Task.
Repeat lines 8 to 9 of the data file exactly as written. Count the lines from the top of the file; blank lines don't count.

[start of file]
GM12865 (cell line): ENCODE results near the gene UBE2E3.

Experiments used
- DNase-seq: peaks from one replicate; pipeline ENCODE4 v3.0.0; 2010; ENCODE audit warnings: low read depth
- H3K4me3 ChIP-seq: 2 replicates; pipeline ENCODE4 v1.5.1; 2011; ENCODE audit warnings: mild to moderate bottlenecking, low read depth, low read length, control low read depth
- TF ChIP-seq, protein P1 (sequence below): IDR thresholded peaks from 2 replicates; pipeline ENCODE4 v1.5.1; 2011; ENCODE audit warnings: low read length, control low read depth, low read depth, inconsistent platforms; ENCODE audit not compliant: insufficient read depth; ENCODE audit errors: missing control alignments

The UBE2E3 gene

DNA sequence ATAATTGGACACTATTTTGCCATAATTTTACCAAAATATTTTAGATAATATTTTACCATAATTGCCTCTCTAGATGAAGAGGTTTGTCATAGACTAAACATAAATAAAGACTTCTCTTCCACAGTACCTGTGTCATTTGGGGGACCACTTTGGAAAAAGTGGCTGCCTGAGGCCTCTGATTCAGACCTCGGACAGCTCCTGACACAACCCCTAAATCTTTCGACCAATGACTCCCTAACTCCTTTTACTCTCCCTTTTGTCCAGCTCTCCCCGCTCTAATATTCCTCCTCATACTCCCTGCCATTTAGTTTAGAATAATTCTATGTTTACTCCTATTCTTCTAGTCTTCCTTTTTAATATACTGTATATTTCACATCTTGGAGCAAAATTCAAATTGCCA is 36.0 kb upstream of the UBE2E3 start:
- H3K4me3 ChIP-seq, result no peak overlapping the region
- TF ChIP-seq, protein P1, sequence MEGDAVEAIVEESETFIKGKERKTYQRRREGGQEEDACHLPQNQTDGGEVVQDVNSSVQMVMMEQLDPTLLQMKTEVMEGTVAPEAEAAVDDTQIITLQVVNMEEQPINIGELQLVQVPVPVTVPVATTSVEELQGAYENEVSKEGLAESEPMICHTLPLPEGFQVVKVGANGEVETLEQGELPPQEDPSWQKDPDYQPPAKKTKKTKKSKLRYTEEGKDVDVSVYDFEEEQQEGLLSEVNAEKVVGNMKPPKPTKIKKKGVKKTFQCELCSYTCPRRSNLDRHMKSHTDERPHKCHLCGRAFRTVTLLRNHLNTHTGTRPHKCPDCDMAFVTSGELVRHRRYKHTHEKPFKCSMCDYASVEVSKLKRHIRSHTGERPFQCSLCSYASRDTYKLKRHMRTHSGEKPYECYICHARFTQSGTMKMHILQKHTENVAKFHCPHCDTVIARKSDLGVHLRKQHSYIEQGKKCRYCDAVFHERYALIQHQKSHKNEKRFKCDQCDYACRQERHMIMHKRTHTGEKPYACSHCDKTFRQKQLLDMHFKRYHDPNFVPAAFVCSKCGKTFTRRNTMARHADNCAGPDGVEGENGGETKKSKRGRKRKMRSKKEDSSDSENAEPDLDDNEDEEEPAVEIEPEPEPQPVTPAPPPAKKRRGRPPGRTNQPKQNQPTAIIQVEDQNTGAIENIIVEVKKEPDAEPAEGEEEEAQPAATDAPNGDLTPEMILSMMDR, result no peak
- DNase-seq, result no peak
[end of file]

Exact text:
- H3K4me3 ChIP-seq, result no peak overlapping the region
- TF ChIP-seq, protein P1, sequence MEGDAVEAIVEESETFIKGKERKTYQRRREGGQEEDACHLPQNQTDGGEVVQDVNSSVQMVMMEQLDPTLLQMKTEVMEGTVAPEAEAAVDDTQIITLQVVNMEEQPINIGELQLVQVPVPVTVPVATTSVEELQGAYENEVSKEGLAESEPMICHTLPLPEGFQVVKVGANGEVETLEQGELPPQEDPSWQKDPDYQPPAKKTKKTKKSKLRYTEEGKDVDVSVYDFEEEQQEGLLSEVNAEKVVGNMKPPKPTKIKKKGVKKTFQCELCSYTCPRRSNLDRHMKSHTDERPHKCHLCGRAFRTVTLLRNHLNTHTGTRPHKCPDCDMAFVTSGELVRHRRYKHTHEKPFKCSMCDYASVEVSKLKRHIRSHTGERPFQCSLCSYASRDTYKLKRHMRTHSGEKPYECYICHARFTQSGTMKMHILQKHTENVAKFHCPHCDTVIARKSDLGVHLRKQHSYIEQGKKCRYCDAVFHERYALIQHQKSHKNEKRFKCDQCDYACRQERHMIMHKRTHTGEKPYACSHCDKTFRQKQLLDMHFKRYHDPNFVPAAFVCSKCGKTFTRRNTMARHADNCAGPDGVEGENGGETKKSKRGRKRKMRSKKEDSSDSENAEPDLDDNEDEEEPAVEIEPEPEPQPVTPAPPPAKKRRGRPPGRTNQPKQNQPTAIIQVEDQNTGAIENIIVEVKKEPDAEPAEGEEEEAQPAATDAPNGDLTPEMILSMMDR, result no peak